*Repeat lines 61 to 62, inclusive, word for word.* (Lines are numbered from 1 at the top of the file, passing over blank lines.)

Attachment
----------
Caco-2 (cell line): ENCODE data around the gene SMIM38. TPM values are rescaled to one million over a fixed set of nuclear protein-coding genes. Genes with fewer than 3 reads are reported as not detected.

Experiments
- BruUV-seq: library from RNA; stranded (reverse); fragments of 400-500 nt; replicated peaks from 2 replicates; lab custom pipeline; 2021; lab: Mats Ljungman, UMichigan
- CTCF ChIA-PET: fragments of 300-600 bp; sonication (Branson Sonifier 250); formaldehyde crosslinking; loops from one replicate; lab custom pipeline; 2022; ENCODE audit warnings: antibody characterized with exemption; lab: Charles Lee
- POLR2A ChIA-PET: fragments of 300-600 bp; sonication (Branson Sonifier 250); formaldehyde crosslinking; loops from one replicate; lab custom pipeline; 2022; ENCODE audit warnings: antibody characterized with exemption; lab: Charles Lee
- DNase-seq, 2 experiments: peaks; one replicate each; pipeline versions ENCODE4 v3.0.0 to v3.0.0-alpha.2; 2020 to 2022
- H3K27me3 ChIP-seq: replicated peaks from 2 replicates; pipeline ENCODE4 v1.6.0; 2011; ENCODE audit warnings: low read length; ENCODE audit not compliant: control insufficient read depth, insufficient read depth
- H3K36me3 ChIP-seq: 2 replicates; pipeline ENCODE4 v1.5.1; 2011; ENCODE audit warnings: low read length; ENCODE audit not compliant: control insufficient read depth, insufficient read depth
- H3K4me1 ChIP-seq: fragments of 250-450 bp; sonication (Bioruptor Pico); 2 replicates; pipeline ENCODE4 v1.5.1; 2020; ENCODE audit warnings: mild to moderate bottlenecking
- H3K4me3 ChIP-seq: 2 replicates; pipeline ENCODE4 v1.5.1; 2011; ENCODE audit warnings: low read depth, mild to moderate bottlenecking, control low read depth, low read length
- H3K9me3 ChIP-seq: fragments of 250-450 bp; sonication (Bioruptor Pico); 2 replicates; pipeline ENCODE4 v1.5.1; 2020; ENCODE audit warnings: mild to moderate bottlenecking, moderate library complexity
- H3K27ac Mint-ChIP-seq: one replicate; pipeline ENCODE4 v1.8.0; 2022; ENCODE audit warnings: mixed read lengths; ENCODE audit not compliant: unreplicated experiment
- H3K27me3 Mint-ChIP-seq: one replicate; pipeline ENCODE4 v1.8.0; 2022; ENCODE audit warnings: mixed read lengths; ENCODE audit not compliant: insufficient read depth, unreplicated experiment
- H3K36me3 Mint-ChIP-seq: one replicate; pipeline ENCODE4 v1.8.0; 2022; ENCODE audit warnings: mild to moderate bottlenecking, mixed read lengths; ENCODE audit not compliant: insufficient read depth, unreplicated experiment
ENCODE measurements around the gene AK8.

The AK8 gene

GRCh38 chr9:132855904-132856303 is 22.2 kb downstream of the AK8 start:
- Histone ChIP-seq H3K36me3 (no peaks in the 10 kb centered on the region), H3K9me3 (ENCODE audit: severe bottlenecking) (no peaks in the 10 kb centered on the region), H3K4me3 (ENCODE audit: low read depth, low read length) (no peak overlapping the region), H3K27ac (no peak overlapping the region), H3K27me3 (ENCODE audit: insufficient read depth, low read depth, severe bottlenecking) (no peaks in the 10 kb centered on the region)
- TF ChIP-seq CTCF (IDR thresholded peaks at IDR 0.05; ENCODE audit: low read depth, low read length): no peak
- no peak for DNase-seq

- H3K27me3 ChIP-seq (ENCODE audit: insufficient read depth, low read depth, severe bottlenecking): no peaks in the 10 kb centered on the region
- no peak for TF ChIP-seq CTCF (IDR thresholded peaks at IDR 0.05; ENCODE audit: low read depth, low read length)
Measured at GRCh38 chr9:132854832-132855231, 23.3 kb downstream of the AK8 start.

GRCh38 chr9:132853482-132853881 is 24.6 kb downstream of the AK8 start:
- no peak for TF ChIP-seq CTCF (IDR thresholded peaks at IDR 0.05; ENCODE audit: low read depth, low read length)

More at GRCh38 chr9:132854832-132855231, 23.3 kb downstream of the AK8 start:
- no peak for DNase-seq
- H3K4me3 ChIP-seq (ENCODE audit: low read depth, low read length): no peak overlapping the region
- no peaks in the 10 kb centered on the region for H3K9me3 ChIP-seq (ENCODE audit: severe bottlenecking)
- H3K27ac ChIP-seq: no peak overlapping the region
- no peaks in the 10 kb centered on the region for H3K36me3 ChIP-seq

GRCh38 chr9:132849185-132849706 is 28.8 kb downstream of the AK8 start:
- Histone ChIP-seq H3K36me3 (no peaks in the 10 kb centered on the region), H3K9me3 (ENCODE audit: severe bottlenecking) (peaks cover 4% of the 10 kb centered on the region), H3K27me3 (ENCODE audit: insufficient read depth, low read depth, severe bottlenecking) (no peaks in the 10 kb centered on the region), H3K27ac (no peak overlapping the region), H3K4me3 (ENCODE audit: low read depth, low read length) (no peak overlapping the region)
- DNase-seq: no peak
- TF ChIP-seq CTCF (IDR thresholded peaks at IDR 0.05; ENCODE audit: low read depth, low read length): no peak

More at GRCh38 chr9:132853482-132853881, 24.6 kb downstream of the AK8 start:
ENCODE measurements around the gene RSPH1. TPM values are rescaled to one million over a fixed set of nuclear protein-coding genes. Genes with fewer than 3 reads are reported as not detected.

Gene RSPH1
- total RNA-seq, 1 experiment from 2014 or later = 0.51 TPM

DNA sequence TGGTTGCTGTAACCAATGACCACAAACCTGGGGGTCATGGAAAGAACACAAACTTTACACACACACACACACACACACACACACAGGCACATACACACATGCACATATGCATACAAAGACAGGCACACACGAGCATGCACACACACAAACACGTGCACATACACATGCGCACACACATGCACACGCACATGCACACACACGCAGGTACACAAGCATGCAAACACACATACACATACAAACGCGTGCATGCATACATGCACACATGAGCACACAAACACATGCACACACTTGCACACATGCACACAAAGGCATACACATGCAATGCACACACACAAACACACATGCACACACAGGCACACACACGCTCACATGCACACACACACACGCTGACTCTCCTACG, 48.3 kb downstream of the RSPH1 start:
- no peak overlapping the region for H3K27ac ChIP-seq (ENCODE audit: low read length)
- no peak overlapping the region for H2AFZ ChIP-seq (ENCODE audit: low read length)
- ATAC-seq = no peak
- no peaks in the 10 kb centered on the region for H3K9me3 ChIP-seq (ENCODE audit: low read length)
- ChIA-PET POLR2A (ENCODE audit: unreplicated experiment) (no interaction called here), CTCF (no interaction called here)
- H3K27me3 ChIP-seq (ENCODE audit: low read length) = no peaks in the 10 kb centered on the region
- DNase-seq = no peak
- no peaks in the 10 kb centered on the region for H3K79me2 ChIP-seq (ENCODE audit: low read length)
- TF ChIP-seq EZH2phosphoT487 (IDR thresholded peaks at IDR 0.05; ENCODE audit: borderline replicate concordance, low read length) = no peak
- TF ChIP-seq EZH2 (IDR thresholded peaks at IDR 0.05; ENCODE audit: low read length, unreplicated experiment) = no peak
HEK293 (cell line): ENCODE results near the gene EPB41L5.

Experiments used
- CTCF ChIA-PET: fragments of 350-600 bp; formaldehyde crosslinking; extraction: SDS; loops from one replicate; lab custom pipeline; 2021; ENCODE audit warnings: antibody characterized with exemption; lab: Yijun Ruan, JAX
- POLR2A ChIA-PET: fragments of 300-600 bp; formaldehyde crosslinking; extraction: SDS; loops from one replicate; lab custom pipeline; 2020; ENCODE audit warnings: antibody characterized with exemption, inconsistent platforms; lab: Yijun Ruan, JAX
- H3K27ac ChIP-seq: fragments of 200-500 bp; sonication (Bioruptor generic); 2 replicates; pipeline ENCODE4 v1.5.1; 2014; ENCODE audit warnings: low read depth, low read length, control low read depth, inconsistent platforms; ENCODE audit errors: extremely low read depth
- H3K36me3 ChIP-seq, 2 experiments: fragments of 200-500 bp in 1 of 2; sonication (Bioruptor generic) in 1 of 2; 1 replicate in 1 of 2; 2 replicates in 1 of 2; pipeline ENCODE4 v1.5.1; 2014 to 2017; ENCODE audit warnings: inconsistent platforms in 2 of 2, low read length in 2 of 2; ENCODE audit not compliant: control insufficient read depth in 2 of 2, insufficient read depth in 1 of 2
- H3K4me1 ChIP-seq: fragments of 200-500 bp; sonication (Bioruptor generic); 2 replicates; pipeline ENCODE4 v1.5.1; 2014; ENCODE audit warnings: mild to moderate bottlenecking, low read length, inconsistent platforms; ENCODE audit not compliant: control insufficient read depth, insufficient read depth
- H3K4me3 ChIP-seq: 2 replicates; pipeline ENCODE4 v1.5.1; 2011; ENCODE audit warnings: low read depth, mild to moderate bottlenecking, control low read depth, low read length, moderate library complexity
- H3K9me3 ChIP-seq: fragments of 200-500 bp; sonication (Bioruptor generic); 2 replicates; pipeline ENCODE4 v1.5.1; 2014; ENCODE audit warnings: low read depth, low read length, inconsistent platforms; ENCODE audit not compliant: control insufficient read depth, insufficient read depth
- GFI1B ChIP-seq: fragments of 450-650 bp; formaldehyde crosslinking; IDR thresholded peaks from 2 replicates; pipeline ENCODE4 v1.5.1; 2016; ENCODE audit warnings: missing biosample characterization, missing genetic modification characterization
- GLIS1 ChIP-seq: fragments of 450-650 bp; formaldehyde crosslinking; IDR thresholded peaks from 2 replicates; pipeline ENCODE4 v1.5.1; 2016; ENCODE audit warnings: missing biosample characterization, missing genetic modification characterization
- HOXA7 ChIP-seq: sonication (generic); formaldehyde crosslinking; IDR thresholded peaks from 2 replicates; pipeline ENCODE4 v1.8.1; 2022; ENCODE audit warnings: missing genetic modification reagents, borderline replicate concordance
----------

- GLIS1 ChIP-seq: fragments of 450-650 bp; formaldehyde crosslinking; IDR thresholded peaks from 2 replicates; pipeline ENCODE4 v1.5.1; 2016; ENCODE audit warnings: missing biosample characterization, missing genetic modification characterization
- HOXA7 ChIP-seq: sonication (generic); formaldehyde crosslinking; IDR thresholded peaks from 2 replicates; pipeline ENCODE4 v1.8.1; 2022; ENCODE audit warnings: missing genetic modification reagents, borderline replicate concordance